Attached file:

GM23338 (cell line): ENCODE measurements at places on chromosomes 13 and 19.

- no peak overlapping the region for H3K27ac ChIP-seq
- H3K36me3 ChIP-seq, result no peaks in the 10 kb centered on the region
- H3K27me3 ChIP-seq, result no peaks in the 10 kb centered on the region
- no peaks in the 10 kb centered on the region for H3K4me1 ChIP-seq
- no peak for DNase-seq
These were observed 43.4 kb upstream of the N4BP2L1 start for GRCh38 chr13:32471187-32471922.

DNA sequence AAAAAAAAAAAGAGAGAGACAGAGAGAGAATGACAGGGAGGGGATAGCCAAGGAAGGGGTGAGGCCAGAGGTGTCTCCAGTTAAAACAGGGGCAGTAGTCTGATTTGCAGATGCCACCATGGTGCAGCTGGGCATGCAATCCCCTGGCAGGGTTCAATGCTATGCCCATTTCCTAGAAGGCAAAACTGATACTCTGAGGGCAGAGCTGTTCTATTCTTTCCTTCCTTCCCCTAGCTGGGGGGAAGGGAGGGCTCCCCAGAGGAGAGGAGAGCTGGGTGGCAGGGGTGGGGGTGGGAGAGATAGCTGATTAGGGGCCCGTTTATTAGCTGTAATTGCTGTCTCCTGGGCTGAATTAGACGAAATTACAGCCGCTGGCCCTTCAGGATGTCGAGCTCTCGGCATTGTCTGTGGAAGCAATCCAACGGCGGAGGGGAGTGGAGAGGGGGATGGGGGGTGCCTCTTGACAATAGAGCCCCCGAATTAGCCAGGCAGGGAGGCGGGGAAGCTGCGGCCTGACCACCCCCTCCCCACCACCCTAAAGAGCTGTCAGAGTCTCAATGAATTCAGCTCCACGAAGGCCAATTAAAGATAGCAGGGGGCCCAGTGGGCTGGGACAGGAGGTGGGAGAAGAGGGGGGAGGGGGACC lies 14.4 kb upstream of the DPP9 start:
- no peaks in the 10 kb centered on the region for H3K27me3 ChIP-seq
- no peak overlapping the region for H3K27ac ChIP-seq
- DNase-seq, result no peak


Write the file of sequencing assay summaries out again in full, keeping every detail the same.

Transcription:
GM23338 (cell line): ENCODE measurements at places on chromosomes 13 and 19.

- no peak overlapping the region for H3K27ac ChIP-seq
- H3K36me3 ChIP-seq, result no peaks in the 10 kb centered on the region
- H3K27me3 ChIP-seq, result no peaks in the 10 kb centered on the region
- no peaks in the 10 kb centered on the region for H3K4me1 ChIP-seq
- no peak for DNase-seq
These were observed 43.4 kb upstream of the N4BP2L1 start for GRCh38 chr13:32471187-32471922.

DNA sequence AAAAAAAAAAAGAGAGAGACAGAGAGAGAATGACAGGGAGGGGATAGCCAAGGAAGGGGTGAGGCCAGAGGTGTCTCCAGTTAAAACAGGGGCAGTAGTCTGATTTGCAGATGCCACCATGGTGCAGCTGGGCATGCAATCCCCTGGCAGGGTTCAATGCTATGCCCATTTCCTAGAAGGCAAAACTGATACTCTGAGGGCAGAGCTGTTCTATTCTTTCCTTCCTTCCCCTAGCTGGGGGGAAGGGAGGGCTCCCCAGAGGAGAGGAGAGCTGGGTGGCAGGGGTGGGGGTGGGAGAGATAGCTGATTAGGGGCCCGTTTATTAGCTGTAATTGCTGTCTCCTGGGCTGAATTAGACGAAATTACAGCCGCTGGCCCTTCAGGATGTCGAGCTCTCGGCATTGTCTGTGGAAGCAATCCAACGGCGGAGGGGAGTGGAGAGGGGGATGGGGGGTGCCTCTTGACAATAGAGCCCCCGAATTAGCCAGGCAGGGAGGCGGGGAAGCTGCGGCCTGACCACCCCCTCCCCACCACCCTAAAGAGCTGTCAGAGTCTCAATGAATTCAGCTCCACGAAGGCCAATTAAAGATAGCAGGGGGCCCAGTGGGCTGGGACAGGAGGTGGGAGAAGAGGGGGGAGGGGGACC lies 14.4 kb upstream of the DPP9 start:
- no peaks in the 10 kb centered on the region for H3K27me3 ChIP-seq
- no peak overlapping the region for H3K27ac ChIP-seq
- DNase-seq, result no peak